Key elements for a Place-based DoS
In a recent article published by CLGdotTV the local public services channel highlights the issues have plagued online directories since the introduction of the Care Act in 2014. The articles goes on to state that with the adoption of the Place based DOS Model by local Clinical Commissioning Groups and Primary Care Networks these inherent problems are starting to be addressed, with the application of the right suite of technology and local integrated approach across the prevention sector including collaboration between health, care and voluntary sectors. The following video tells the story of an approach that could be adopted in any geographical footprint. Funded by Lancashire and South Cumbria Health and Care Partnership and supported by Blackburn with Darwen Borough Council and BURNLEY, PENDLE & ROSSENDALE COUNCIL FOR VOLUNTARY SERVICE, this pilot project addresses many of the reasons local service directories haven't worked in the past.
We want to share and elaborate further on some of the key elements that need to be in place to address the core issues/problems.
Problems for a silo-based Directories
Efficiency – confusion and duplication of effort is created without the public and third sector working together on service directories.
Accuracy – the biggest failure of service directories is ensuring they are kept up to date.
Accountability – no organisation trusts another to provide the data and so they collect it themselves
Place-based working is difficult as everyone has slightly different needs and any compromise can be greeted with a move to silo working. It needs driving as a known place-based project. Without this then there is very little chance of success. With it then be prepared to drive things as it will be needed.
There needs to be a reason to do this that everyone can buy into. We would always suggest Social Prescribing as it is current and people are starting to realise that they need an aggregated directory. However we would not let Social Prescribing software dictate things as a place-based approach is required. Social prescribing is simply one frontend need. We should be collecting it once and making it available to lots of frontline workers.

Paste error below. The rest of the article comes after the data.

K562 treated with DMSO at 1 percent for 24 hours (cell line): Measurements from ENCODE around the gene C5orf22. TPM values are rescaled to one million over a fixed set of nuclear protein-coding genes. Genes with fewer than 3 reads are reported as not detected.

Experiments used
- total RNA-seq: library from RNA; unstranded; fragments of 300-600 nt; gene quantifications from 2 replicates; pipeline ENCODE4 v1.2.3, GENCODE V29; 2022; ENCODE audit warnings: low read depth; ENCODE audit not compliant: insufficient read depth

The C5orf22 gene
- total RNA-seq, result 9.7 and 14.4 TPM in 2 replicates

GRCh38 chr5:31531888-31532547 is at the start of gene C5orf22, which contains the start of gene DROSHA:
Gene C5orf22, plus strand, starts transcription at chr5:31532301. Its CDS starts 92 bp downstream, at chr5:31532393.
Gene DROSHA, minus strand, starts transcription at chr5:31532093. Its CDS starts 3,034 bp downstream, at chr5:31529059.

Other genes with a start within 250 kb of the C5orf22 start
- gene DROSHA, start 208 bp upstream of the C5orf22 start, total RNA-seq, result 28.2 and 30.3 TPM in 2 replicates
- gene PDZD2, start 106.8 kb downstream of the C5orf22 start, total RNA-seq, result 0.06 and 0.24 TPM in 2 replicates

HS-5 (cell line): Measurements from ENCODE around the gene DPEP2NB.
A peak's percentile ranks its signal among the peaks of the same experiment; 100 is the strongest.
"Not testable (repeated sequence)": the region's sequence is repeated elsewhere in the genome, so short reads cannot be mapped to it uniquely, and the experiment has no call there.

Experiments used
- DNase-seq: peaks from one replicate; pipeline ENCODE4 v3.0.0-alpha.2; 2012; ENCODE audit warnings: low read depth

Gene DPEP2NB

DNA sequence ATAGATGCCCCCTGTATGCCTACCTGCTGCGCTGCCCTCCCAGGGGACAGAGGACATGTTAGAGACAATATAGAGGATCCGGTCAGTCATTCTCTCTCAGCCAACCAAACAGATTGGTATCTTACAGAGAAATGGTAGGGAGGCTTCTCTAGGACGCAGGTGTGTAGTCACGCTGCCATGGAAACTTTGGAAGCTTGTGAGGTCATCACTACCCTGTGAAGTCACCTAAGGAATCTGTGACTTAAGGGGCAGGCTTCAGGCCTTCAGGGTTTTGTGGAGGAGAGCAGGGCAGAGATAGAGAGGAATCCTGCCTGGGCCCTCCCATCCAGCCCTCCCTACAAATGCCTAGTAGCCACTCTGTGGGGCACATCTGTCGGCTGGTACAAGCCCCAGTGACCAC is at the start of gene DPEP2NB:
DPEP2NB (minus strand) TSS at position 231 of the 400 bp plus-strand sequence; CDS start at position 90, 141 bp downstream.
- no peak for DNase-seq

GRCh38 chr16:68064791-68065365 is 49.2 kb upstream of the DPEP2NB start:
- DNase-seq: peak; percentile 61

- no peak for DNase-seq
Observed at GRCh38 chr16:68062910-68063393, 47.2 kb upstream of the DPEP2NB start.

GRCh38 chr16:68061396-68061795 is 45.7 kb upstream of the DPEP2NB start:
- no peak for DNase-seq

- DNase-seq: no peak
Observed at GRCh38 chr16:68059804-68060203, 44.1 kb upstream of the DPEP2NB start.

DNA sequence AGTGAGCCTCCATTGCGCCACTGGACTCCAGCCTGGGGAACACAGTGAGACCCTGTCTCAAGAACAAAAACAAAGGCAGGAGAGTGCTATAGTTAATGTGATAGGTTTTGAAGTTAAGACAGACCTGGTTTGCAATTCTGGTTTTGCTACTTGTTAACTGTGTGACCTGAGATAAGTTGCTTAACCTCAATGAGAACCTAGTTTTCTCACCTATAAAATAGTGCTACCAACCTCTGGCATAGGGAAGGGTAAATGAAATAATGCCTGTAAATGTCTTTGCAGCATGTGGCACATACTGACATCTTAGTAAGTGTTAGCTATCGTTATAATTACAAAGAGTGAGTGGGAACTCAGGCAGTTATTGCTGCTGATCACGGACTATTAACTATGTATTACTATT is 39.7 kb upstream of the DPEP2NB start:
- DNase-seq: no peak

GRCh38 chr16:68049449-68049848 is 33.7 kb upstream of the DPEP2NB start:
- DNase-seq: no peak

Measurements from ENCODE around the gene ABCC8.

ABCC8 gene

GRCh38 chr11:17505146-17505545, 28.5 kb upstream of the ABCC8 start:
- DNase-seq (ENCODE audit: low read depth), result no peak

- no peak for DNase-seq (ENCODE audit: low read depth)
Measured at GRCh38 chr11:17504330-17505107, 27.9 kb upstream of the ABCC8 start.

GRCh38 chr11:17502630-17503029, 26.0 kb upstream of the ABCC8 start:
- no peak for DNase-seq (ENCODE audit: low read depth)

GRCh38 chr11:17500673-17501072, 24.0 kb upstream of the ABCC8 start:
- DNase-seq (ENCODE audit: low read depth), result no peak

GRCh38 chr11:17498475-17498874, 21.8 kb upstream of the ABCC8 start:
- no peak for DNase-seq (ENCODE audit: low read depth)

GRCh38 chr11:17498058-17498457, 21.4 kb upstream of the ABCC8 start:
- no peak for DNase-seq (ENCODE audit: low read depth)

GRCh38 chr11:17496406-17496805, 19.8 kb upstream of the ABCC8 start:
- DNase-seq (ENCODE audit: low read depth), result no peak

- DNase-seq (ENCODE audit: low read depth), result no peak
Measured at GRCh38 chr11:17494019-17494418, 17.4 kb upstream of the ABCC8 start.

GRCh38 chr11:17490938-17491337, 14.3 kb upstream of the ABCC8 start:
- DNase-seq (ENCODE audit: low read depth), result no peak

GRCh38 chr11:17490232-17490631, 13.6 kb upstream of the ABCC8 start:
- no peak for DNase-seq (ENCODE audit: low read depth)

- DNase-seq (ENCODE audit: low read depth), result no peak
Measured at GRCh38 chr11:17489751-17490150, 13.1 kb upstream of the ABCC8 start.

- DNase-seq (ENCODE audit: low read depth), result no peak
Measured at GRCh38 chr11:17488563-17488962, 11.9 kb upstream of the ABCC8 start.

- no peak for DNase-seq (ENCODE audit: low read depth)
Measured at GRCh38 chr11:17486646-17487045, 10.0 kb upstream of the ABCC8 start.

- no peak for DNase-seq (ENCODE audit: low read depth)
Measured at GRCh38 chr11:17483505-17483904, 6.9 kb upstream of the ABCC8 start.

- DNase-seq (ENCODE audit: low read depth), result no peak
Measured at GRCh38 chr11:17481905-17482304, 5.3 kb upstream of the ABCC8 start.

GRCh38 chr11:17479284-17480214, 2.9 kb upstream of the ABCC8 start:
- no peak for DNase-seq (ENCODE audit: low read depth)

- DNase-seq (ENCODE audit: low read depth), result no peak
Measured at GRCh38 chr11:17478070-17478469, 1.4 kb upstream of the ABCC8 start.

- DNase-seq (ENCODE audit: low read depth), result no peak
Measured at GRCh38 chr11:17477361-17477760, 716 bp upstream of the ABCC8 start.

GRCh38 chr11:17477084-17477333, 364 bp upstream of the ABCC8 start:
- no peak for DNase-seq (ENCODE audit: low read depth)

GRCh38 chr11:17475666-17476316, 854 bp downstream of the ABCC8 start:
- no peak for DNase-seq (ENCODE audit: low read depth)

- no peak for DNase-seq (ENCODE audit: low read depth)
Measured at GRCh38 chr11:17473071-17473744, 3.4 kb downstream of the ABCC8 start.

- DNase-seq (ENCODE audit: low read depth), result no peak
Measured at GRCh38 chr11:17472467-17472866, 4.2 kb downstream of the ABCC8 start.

There will be standards etc required in order to interoperate across the place. Having a governance in place is a pre-requisite to success. Different champions from the majority of public sectors and third sector are needed to create the necessary momentum to have a chance of getting to the critical mass which will then bring others on board. There is no point implementing this as just a council or CCG as the benefits are in working with partners across the place.
There is a need to work with existing service directories either to transform or support their compliance to a well-defined application profile of OR (UK one a bit flimsy at present so we are working on our own)
One approach could be to provide a catch-all system which over time could become the main collector simply because this is a non-added value service and tax-payers money is being wasted with the purchase of different application and duplication of effort. The catch-all system would need to allow other applications to make use of its functionality to avoid people having to login to more than one application. However initially and perhaps medium term this is going to be a case of aggregating the collection of service data from various organisation’s applications.
The consumers of the information need to be able to trust it and so assurance is a requirement. A simple MOU/SLA will suffice and the email address of the assurer in each service record
There may be an initial need for resources but longer term aim should be to get service providers doing this and being accountable for it being accurate
As previously mentioned, it is likely you will need an aggregation product to bring all the collection efforts together. This should also deal with duplication. We are just delivering this for Lancs.
There are a set of APIs defined by the open referral UK community but this is not yet comprehensive.
Consume and Present
The frontend is key to realising the benefits and we believe the majority of contexts around health, wellbeing and welfare will benefit. We are including assets, IAG, physical activity as well as (social) services in our thinking.
Best place to start is the ones who are currently collecting as it is likely they have a front-end. They will make a decision as to whether they wish to continue to collect data or are happy to simply consume and present it. Worth also considering a social prescribing tool as they will need this data
We have a general finder tool that can be given to all frontline workers and have co-developed that with Lancs.
We expect self-care to be a big player building on this and have development work started in the background.